"I can only repeat," continued he, "what I, as the only executor under your father's will, was commissioned to inform you at his decease. The property was heavily mortgaged before your departure; and its continued depression in value, arising from causes that could not have been foreseen, left the executor no other alternative but that of giving the creditors possession. The will is here," said he, taking out a paper, neatly folded and mounted with red tape, from a bureau. "It is necessarily brief, and merely enumerates the names of the mortgagees and amounts owing. I was unfortunately the principal creditor, having been a considerable loser from my wish to preserve the property inviolate. For the credit of the family I paid off the remaining incumbrances, and the estate has lapsed to me as the lawful possessor."

He placed the document in my hands. I read in it a very technical tribute of testamentary gratitude to M—— S——, Esq., styled therein "beloved brother;" and a slight mention of my name, but no bequest, save that of recommending me to the kindness of my relative, in case it should please Heaven to send me once more to my native shores. I was aware he would be on the watch; guarding, therefore, against any expression of my feelings, I eagerly perused the deed, and with a sigh, which he would naturally attribute to any cause but the real one, I returned it into his hands.
"I find," said he, "from your letter received on the 23d current, that you are not making a long stay in this neighbourhood. It is better, perhaps, that you should not. The old house is sadly out of repair. Three years ago next May, David Gidlow, the tenant under lease from me, left it, and I have not yet been able to meet with another occupant fully to my satisfaction; indeed, I have some intention of pulling down the house and disposing of the materials."

"Pulling it down!" I exclaimed, with indignation.

"Yes; that is, it is so untenantable—so—what shall I call it?—that nobody cares to live there."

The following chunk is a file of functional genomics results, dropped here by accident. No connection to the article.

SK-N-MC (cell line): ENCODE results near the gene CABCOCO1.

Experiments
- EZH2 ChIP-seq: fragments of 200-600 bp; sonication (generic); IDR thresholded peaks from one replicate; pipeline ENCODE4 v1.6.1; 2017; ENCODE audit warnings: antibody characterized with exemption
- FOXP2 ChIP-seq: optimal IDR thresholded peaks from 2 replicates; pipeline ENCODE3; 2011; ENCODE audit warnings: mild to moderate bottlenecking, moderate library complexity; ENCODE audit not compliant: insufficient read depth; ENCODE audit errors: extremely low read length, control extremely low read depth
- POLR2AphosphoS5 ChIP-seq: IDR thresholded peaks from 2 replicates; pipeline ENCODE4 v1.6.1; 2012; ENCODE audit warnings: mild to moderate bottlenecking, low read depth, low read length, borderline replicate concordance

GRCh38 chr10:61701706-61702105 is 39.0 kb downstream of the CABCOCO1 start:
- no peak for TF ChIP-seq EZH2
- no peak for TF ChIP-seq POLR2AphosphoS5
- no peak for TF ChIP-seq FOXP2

"I hope it is not haunted?"

"Haunted!" exclaimed he, surveying me with a severe and scrutinising glance. "What should have put that into your head?"

I was afraid I had said too much; and anxious to allay the suspicion I saw gathering in his countenance—"Nay, uncle," I quickly rejoined; "but you seemed so afraid of speaking out upon the matter that I thought there must needs be a ghost at the bottom of it."

"As for that," said he, carelessly; "the foolish farmer and his wife did hint something of the sort; but it is well known that I pay no attention to such tales. The long and the short of it, I fancy, was, that they were tired of their bargain, and wanted me to take it off their hands."

Here honest Gilbert entered, to say that Mr L——, the attorney, would be glad to have a word with his master.

"Tell Mr L—— to walk in. We have no secrets here. Excuse me, nephew; this man is one of our lawyers. He has nothing to communicate but what you may hear, I dare say. If he should have any private business, you can step into the next room."

The attorney entering, I was introduced as nephew to Mr S——, just arrived from the Indies, and so forth. Standing, Mr L—— made due obeisance.

"Sit down; sit down, Mr L——," cried my uncle. "You need not be bowing there for a job. Poor fellow, he has not much left to grease the paws of a lawyer. Well, sir, your errand?"

I came, Mr S——, respecting the Manor-house. Perhaps you would not have any objections to a tenant!"

"I cannot say just now. I have had some thoughts of pulling it down."

"Sir! you would not demolish a building, the growth of centuries—a family mansion—been in the descent since James's time. It would be barbarous. The antiques would be about your ears."

"I care nothing for the antiquities; and, moreover, I do not choose to let the house. Any further business with me this morning, sir?"

"Nothing of consequence—I only came about the house."

"Pray, Mr L——," said I, "what sort of a tenant have you in view;—one you could recommend? I think my uncle has more regard for the old mansion-house than comports with the outrage he threatens. The will says, if I read aright, that the house and property may be sold, should the executor see fit; but, as to pulling it down, I am sure my father never meant anything so deplorable. Allow me another glance at that paper."

"Please to observe, nephew, that the will makes it mine, and as such I have a right to dispose of the whole in such manner as I may deem best. If you have any doubts, I refer you to Mr L——, who sits smiling at your unlawyer-like opinions."

"Pray allow me one moment," said the curious attorney. He looked at the signature and those of the parties witnessing.

"Martha S——; your late sister, I presume?"

My uncle nodded assent.